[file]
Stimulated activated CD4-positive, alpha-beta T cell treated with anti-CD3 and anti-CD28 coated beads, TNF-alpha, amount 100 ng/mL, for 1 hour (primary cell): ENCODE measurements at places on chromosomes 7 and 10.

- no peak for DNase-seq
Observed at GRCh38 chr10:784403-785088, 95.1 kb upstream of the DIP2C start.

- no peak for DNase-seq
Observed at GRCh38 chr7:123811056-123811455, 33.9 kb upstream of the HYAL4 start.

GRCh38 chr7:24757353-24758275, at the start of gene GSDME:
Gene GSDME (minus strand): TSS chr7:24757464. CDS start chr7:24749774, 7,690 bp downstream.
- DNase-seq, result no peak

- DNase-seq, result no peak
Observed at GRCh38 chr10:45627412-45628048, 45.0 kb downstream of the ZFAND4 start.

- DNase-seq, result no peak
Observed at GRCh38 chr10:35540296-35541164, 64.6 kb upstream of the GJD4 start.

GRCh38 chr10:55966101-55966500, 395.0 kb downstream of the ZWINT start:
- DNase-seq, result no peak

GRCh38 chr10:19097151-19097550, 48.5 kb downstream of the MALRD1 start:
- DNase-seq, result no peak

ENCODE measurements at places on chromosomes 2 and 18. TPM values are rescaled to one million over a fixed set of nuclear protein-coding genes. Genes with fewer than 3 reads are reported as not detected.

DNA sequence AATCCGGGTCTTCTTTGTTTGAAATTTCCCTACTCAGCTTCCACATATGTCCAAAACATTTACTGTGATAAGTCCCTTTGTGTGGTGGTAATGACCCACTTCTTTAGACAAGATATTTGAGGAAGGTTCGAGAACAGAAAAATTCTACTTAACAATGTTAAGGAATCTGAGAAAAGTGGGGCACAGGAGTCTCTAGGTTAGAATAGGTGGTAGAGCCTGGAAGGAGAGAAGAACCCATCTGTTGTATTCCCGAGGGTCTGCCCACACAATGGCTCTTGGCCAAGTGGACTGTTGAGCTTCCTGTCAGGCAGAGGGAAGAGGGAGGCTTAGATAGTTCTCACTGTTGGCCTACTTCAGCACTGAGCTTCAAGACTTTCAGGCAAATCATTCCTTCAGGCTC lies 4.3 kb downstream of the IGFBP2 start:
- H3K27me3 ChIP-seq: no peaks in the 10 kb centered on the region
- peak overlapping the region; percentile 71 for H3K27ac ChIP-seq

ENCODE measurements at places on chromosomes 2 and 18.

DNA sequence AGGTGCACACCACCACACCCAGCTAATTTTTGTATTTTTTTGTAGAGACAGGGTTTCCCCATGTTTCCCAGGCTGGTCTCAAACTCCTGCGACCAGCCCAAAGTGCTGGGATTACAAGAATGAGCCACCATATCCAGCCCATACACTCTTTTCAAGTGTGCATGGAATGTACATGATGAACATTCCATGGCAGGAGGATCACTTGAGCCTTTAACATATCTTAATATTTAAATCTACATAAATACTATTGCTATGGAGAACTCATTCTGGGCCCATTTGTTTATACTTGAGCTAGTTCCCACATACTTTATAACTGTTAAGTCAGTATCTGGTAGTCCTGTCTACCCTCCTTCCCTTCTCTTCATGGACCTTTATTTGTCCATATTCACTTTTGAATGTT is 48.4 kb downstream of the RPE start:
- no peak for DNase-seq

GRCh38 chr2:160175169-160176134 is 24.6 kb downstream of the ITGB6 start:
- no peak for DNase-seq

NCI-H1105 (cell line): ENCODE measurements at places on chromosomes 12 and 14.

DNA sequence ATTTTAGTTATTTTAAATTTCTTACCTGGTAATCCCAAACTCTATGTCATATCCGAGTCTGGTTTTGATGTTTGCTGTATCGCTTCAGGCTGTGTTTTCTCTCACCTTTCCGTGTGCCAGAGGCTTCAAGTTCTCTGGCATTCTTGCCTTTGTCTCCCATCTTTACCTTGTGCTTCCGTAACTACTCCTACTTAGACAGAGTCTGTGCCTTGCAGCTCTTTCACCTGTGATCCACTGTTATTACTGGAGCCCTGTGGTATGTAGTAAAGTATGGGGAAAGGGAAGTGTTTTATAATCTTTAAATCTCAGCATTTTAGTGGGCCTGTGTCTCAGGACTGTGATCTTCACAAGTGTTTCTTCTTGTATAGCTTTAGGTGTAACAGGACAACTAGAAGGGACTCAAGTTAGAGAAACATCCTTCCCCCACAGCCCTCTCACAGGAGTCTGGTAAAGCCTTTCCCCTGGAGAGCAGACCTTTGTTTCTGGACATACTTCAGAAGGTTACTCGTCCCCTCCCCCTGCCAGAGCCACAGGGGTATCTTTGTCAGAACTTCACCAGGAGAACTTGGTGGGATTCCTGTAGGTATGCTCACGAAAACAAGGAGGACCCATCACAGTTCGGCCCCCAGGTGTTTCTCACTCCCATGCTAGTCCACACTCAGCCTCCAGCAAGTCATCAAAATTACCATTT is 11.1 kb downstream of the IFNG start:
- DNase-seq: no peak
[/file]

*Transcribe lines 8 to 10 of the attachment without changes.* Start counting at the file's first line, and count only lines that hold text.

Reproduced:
- DNase-seq, result no peak

- DNase-seq, result no peak
Observed at GRCh38 chr10:45627412-45628048, 45.0 kb downstream of the ZFAND4 start.